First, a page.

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The IMF in the Caribbean

Saturday, November 25, 2017

The newspapers reported that Ms Christine Lagarde, the IMF Director, lavished praises on Jamaica for the remarkable job that they have done to turn around the economy. The crux of the turnaround is that some 50,000 jobs have been created in construction, but more importantly, in business process outsourcing, an industry which earns foreign exchange but is threatened by artificial intelligence.

Jamaica is at present under the dictates of the IMF, a four-year Extended Fund Facility signed in 2013. Surely the IMF should be pleased but we should not forget that Jamaica has been under the IMF tutelage over a period of 30 years, since independence, and has seen its currency devalued from J$1 to US$1 to J$131 to US$1 with no sustainable improvement in the economy of the country.

Jamaica is testimony to the IMF’s colossal failure in the Caribbean, also testimony to the claim of DeLisle Worrell that the IMF does not understand that small open economies are different from those of the developed world and should be treated differently.

Hence we should view with caution the recent recommendations of the IMF with respect to our current recession. One of the recent IMF recommendations to the T&T Government is that the T&T dollar is overvalued and this is slowing the country’s pace of economic recovery. How? “… a significant exchange rate adjustment (23.6 to 48.5%) would help restore competitiveness, external and foreign exchange market balance and help counteract the adverse consolidation on growth and allow higher consumption and national welfare in the long run.”

The track record of the IMF in Jamaica as to the impact of significant exchange rate adjustments lends no credibility to its recommendation to the government of T&T.

The T&T’s recession is due primarily to the reduction in foreign exchange rents that are predominantly earned by the energy sector. The on-shore exporters contribute minimally to this and even so their activity depends in general on the import of materials etc. Also, the rents paid on-shore by the foreign energy sector investors are the major contributions to the foreign exchange earned, which a devaluation will reduce in the short term.

Further, the major characteristic of the local economy is that it cannot increase exports or replace imports by local production in the short to medium term. Hence the task of the government is to contract the economy, reduce aggregate demand on-shore at a rate at which the population can tolerate via the use of our reserves, savings (HSF), sale of assets, borrowing, while imposing import and tariff constraints (under the WTO balance of payments provision), increased taxation both on- and off-shore and reducing its spending and subsidies.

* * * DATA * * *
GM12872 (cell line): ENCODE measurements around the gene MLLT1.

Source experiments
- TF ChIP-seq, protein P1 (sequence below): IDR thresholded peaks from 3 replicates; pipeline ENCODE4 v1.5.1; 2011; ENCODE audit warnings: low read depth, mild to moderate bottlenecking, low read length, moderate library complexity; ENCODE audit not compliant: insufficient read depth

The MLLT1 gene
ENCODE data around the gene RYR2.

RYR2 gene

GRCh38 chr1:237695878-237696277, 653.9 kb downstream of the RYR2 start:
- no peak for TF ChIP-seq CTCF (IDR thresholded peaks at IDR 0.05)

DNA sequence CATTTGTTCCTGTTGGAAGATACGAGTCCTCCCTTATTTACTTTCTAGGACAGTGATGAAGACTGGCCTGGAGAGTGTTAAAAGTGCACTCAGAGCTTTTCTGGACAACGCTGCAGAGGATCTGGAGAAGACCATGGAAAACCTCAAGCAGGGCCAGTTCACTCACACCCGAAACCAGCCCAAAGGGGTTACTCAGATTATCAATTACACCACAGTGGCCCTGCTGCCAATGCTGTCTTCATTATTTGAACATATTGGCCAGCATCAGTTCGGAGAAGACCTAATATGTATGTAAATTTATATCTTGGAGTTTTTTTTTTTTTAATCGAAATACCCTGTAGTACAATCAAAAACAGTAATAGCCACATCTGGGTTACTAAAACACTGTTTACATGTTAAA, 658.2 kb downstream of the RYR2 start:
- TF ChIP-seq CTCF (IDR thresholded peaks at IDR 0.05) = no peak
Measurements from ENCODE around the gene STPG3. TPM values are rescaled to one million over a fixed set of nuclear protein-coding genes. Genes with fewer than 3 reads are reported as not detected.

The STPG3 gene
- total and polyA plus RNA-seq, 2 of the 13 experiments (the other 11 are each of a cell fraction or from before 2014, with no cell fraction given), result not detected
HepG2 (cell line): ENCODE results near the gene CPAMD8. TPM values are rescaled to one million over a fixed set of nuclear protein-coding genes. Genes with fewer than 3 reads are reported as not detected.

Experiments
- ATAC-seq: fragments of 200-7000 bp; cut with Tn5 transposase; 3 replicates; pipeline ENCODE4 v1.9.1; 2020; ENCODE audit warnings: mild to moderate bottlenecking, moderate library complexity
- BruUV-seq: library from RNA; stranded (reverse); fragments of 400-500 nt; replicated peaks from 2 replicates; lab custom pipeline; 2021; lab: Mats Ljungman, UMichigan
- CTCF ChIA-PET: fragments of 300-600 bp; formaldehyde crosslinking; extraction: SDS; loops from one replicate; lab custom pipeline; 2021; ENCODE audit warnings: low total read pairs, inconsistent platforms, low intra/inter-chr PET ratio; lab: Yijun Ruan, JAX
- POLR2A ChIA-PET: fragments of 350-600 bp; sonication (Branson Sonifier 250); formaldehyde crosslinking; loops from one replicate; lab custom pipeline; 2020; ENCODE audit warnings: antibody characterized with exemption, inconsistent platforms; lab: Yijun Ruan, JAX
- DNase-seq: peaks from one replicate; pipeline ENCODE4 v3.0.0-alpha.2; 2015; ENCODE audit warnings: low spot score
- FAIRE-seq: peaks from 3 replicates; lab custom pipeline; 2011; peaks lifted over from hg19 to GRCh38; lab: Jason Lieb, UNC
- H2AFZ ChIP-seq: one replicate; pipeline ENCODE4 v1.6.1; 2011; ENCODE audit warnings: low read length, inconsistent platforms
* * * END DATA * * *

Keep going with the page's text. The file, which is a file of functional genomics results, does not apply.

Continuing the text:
The IMF, as normal, focuses on the impact of government’s activity in the short term on debt increase, reduction in savings and reserves, demand for foreign exchange in the market by the import, markup, sell businesses. Hence the IMF congratulates the government on its attempt to contract the economy but says more should be done.

Still, the IMF in the far reaches of its collective minds, recognises the problem is the drop in export earnings and suggests very superficially that the country has to turn to non-energy exports to return to growth and that the minuscule on-shore exports remain uncompetitive because of the overvalued dollar. Productivity on-shore is abysmally low and devaluation, which triggers its own dynamics as we saw in Jamaica, is not the solution to low productivity—see Michael Porter in his “Competitive advantage of Nations”.

However the IMF talks about structural reforms that are necessary for enhancing growth and diversification to take us out of the recession. However, these IMF recommendations are improvements in the domestic business climate, reforms to government “make-work” programmes, improvement in the procurement practices and achieving greater efficiency and cost savings.

Further, the IMF says that data-shortcomings will continue to hinder policy making and surveillance, ie the implementation of the National Statistical Institute is imperative. The IMF has repeated the hope that the improvement in natural gas supply in the energy sector will improve the sector’s income and hence both government’s revenue and the inflow of foreign exchange.

What is missing from the IMF’s narrative is the simple appreciation that in our small open economy when the energy sector rents fail the economy has to be contracted and the only hope of recovery in the short term is a resurgence of the energy sector, and, in the medium to long term, the production of new export goods and services that are globally competitive.

The IMF is singularly concerned with the impact of the measures to contract the economy on debt, reserves, availability of foreign exchange etc. Though the IMF talks about structural adjustment, about the business climate in the country—encouraging local and foreign investors—it is silent on how does this economy go about building new globally competitive exporting companies, it is silent on how to build a national innovation system. This is obvious from their activity in Jamaica where the accent on the support was on debt, reserves, inflation, interest rates, balance of payments, etc.

Hence, we have to support the efforts of Dr Terrence Farrell in the Economic Development Advisory Board and hope that the government listens—the way ahead is to build these export companies, which will need some investments of scarce foreign exchange, which can come particularly from our HSF savings. You do not build a heritage by not investing in our future.

St Augustine


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